By Lauren Post, graduate student, Center for Slavic and East European Studies
place, mostly destroyed in the razing of Warsaw after the Warsaw Uprising in 1944. The Center for Contemporary Arts is a modern art museum, whose exhibits change from time to time. The Kino Lab’s focus is on art house, experimental, theatrical and independent films, but a few stray mainstream ones find their way into the special events and repertoire.
Every summer, the theater puts on a special program. This past summer it was “Low Budget Cinema,” featuring some of my favorite low budget B-horror movies. I was really excited to help plan and get materials for it, mainly because there is a soft spot in my heart for Evil Dead and The Blair Witch Project. I wound up making some of the promotional materials for the programs each week and ran subtitles for the movies where Polish subtitles were not available on the DVD. I also helped with some of the other programs, including getting the films from their producers. If nothing else, I overcame my prideful habit of not asking for directions, because I am still hopeless finding my way around new places. My mentors even brought me to a few screenings. When I was not busy with Kino Lab, I also helped the advertising department for the museum.
It seemed like everything interesting happened in Warsaw over the summer. The first week, President Obama came to speak in Old Town Square on Poland’s 25th anniversary of free and fair elections. The speech was pretty par for the course for content—Russia’s aggression in Ukraine cannot and must not be tolerated—but it was so interesting how free elections happened to dovetail so neatly with the Ukraine crisis. At any rate, the crowd received the speech well, and remembering our president clumsily thanking the crowd in Polish never fails to please me.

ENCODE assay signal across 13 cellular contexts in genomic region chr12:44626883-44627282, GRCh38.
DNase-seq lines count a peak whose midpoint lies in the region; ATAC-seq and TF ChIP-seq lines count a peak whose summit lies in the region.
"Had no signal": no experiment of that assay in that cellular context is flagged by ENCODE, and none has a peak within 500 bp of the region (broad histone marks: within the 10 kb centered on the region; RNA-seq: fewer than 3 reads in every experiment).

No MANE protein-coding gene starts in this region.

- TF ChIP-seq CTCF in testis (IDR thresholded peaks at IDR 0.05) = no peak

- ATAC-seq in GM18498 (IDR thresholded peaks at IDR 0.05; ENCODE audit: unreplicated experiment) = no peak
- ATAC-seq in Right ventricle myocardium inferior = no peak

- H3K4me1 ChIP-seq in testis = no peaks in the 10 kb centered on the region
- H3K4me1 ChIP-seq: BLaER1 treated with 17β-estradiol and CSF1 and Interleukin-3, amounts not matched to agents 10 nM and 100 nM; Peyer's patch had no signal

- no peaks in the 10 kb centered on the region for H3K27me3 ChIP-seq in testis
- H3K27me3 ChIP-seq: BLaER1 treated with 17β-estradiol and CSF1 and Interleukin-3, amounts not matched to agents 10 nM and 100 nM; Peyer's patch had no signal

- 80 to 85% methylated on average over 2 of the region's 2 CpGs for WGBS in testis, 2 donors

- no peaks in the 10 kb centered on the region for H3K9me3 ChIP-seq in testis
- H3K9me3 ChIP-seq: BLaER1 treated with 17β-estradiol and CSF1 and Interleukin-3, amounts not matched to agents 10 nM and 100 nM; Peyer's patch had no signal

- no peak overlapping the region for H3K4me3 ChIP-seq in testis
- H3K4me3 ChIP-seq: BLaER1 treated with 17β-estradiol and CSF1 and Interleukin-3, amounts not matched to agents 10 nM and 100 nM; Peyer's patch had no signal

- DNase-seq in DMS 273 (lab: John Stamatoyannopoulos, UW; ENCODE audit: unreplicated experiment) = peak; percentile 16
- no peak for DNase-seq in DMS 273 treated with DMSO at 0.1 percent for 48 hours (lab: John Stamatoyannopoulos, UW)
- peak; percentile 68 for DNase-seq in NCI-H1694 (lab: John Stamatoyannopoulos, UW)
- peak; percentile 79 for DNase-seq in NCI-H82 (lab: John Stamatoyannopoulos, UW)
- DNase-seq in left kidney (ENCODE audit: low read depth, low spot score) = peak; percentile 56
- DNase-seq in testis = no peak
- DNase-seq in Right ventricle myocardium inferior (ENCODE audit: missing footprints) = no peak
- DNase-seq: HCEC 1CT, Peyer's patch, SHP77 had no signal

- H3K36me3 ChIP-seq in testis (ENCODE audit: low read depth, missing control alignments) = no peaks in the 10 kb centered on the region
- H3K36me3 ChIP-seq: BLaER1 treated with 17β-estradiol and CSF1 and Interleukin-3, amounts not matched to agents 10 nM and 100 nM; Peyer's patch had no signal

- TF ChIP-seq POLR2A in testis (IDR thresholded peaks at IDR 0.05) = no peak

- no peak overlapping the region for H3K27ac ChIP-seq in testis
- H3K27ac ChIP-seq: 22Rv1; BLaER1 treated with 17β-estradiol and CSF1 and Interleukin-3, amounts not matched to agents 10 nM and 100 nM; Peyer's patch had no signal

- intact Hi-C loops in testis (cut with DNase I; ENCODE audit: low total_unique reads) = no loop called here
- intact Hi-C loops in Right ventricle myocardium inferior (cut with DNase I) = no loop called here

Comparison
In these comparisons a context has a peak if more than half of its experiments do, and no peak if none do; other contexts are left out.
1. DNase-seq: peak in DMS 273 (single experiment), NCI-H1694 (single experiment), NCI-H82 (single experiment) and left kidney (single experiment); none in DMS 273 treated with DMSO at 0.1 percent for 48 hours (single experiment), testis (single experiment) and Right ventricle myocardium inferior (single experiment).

It was also the 70th anniversary of the general Warsaw Uprising—the actual anniversary was August 1. I was home by then, but the entire city spent the summer
preparing for it. The uprising started on August 1, 1944, and lasted 63 days before lack of supplies and the aggressive German military forced the poorly armed Polish resistance to surrender. Almost 200,000 people were killed in the fighting. The Nazis expelled survivors and razed the city. Not long after, Soviet forces entered the city and the uprising would remain an officially taboo subject until 1989. Since Poles still feel enormous pride regarding this event, being in the city, visiting museum exhibits, attending film screenings and taking in other events commemorating it was a powerful experience.
My favorite thing happened when I was on a night run through Novy Praga, a fantastic neighborhood on the other side of the bridge. I wound up unintentionally jumping into the Warsaw Uprising Run, an annual run commemorating the uprising.
Overall, my summer experience in Warsaw was wonderful. I got completed some of the research I intended to do, met some great people and came home with some valuable skills working in a different office environment.